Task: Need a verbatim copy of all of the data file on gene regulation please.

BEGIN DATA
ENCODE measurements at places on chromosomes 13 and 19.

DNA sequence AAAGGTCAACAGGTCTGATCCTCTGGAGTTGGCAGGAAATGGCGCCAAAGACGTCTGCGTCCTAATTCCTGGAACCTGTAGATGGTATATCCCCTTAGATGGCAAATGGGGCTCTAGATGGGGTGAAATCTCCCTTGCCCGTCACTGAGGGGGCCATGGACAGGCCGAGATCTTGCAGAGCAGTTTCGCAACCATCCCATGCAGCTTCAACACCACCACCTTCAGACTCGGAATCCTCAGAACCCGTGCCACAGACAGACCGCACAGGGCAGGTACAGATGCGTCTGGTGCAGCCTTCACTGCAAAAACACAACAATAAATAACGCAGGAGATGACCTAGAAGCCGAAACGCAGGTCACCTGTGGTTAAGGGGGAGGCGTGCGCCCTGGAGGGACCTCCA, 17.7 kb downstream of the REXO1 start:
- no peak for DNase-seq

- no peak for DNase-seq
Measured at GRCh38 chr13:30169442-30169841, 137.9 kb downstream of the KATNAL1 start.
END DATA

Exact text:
ENCODE measurements at places on chromosomes 13 and 19.

DNA sequence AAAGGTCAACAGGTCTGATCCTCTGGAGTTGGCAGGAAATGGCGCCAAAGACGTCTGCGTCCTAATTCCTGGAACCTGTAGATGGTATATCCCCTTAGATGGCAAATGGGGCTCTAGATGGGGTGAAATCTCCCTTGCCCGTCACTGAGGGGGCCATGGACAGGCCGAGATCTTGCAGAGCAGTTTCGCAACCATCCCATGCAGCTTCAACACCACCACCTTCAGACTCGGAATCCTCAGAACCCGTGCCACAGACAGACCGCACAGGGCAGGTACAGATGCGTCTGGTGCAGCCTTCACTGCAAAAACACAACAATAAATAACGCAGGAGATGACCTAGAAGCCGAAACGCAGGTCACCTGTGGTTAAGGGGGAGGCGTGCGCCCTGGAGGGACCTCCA, 17.7 kb downstream of the REXO1 start:
- no peak for DNase-seq

- no peak for DNase-seq
Measured at GRCh38 chr13:30169442-30169841, 137.9 kb downstream of the KATNAL1 start.